Based on Cordes et al. [1], fiscal crises are characterized by the state or municipality losing the opportunity to (further) raise funds from the market, or facing increased financing costs that prevent it from providing basic services. While sovereign bankruptcy is a relatively frequent phenomenon, it is practically non-existent at a subnational level. In the period between 1950 and 2010, the number of sovereign bankruptcies exceeded a hundred [2]. On the other hand, the only subnational default case was in the United States, where the Federal Government allowed certain states to go bankrupt in the 1840s. Both the sovereign and the subnational levels are characterized by the absence of a generally accepted bankruptcy proceeding or crisis management process. For this reason, sovereign debt crises may be considerably prolonged, have an uncertain outcome, and are costly [3]. On the subnational level, only very few countries have a code to provide distressed municipalities with protection from creditors and to enable them to reach an agreement with their creditors on debt restructuring. In the United States, Chapter 9 of the bankruptcy code is regularly applied in the case of counties (e.g., Orange and Jefferson), states (e.g., California), cities, and minor municipal institutions (e.g., schools and public utility companies). As they do not require central intervention, their crisis management is not discussed.
Two major waves of subnational crises can be distinguished: the period between the 1970s and the late 1990s, and another wave in the wake of 2008. The reasons for subnational fiscal crises can be divided into trigger events and root causes. Trigger events may include interest rate or exchange rate shocks caused by tightening of general (international) financial conditions, or the bankruptcy of a subnational off-budget institution. The literature often does not differentiate in this way, but focuses on trigger events (e.g., [1]). Instead of the latter, this study examines the root causes.

2.2. Factors Leading to Fiscal Crises

We have not found any systemic grouping of factors leading to subnational fiscal crises in the literature. Therefore, we have divided the factors into two major groups: central/general and local factors.

2.2.1. Central/General Factors

(1). Liberalization and Deregulation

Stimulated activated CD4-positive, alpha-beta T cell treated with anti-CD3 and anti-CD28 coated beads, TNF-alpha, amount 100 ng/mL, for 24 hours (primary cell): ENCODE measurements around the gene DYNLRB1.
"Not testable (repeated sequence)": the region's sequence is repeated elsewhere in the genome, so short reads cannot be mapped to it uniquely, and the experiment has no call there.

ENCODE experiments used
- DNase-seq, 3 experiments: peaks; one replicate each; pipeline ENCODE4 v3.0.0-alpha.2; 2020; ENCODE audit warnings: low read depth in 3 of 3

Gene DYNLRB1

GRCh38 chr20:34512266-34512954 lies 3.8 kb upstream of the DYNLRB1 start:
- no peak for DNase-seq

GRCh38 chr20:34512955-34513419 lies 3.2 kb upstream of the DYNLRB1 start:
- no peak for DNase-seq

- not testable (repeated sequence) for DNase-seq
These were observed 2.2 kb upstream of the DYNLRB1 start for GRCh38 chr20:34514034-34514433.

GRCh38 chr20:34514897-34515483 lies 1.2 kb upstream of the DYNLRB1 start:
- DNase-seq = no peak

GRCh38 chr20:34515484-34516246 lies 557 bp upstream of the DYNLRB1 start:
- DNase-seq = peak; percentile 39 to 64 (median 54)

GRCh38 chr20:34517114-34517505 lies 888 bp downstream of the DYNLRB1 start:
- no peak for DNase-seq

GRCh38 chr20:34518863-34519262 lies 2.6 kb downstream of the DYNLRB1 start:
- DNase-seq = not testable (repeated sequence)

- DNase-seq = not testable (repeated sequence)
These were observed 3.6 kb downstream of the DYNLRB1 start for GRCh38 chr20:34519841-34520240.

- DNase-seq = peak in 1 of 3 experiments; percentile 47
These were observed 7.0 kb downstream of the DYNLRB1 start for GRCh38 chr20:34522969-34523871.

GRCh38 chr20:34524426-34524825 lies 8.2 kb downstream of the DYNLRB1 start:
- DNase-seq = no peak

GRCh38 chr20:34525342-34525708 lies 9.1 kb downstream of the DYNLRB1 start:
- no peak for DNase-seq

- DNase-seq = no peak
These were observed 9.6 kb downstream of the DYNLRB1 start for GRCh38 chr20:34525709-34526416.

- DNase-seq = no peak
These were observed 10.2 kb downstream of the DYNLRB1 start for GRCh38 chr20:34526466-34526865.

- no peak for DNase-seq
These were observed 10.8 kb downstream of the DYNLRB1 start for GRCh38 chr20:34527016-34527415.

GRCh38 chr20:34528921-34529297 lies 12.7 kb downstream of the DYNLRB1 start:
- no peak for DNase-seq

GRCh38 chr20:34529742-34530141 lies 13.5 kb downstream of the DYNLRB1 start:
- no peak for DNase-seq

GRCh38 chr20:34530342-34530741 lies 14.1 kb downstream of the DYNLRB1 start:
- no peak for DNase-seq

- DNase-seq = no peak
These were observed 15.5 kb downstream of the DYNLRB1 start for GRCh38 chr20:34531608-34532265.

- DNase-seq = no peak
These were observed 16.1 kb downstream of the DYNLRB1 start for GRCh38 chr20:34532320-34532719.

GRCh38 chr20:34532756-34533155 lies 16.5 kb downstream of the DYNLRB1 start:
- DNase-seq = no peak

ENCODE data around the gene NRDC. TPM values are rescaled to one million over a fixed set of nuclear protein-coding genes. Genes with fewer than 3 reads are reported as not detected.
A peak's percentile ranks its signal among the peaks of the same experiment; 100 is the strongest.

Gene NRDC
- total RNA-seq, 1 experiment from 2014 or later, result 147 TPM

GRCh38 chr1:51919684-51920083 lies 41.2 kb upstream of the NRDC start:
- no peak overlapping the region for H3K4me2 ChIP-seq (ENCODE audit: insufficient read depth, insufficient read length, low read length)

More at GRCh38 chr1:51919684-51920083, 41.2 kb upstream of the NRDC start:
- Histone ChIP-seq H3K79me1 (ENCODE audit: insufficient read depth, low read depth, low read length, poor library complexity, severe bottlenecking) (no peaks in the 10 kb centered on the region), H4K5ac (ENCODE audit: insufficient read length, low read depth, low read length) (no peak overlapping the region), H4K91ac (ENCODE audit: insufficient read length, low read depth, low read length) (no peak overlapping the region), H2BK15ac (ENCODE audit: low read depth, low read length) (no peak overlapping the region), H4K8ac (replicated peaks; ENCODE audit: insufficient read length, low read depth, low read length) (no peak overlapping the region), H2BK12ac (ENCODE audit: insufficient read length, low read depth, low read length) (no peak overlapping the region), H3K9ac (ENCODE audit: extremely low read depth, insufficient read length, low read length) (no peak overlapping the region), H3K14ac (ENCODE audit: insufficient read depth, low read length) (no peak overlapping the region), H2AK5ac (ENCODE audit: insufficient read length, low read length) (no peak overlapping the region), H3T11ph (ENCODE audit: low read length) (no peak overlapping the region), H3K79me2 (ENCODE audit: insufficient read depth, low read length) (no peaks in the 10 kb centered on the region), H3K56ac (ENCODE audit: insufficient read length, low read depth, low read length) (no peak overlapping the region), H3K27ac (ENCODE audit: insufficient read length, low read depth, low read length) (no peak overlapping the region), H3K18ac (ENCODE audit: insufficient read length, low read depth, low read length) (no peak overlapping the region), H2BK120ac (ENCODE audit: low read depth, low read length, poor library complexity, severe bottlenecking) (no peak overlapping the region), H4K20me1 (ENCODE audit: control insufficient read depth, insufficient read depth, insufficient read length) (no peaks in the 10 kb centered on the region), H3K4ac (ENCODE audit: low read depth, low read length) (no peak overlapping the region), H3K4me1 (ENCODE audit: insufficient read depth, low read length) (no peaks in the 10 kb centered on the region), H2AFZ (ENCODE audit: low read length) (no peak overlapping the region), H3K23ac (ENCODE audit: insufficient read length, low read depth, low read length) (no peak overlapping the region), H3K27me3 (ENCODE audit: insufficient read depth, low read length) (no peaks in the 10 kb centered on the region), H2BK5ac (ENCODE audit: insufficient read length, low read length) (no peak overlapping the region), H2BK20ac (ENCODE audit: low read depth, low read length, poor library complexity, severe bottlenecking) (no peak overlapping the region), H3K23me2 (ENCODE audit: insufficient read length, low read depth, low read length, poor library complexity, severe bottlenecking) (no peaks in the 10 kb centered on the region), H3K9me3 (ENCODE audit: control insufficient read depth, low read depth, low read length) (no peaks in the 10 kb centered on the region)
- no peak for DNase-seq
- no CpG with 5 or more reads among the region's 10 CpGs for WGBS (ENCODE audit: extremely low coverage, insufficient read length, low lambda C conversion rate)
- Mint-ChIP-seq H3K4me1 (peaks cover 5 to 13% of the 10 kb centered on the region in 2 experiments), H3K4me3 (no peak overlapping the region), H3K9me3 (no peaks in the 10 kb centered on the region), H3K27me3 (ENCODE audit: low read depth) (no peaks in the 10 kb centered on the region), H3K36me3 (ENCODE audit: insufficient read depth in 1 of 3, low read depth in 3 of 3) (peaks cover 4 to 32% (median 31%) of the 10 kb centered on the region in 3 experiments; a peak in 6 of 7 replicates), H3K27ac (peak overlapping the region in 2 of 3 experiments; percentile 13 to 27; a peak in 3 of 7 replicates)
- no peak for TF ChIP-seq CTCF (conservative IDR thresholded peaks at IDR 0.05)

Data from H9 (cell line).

Indebtedness and the application of credit financing are not new phenomena in the subnational sector. Local government borrowing became popular with the public administrative and regulatory changes and market liberalization of the 1960s and 1970s. At the same time, numerous central governments made an effort to regulate such borrowing as they recognized that market discipline was insufficient due to information problems (the informational asymmetries of minor entities and the absence of transparency) and the moral risks mentioned below. Market discipline means that the financial market punishes sub-sovereign entities with deteriorating financial standing by charging higher risk premiums in order to discipline their budget. However, certain authors [4,5] still argue today that the market can act as a disciplinary force in this segment if the subnational entities cannot genuinely rely on assistance from the central government, in other words, if they have a hard budget constraint. In the literature this is termed a “credible no bailout” system.
The central regulation of local governments’ financial management and the easing or termination of control lead to an increase in local indebtedness, and, in certain cases, to excessive debt. A good example is Australia, where local borrowing and budgetary processes were coordinated and controlled by a central institution (called the Loan Council), which also assumed liability for the local debt portfolios on the financial and capital markets. One of the main purposes of the establishment of this institution was the development of an efficient debt management system. On the international capital market, the territories should have joined forces against their creditors rather than acting separately. The institution of the Loan Council was loosened up in several steps, and from 1990 onwards, the territories were fully liable for their debts. The states started to run into debt; in 1992 the state of Victoria ran into a considerable financing problem [6].
When a soft budget constraint is applied, one of the reasons for the absence of market discipline is described by the so-called risk transfer hypothesis, which states that expectations regarding a central bailout result in lower financing costs and easier access to credit than is justified by the municipalities’ own creditworthiness. On the other hand, a considerable debt built up by the subnational sector may also raise sovereign financing costs. Jenkner and Lu [7] proved the operation of the risk transfer hypothesis based on Spanish data. A similar conclusion was drawn by Beck et al. [4] on the basis of an international sample. Based on the risk transfer hypothesis, market processes allow municipalities to run into heavy debt due to reliance on central financial assistance.

(2). Insufficient Transparency Criteria

Municipalities may perform some of their activities through separate legal institutions. The employment of such institutions enables the municipalities to circumvent the constraints imposed on them to curb their deficit and indebtedness, and the debts thus generated can remain hidden from the central government. In their study, De Vicente Lama et al. [8] demonstrated that the method of taking Spanish municipal businesses into account could have a heavy impact on municipalities’ compliance with the financial regulations. They found that the businesses in municipal ownership are capable of converting the budget deficit into an off-budget item, thus making the local government fiscal situation unhealthy.

(3). The Degree of Fiscal Decentralization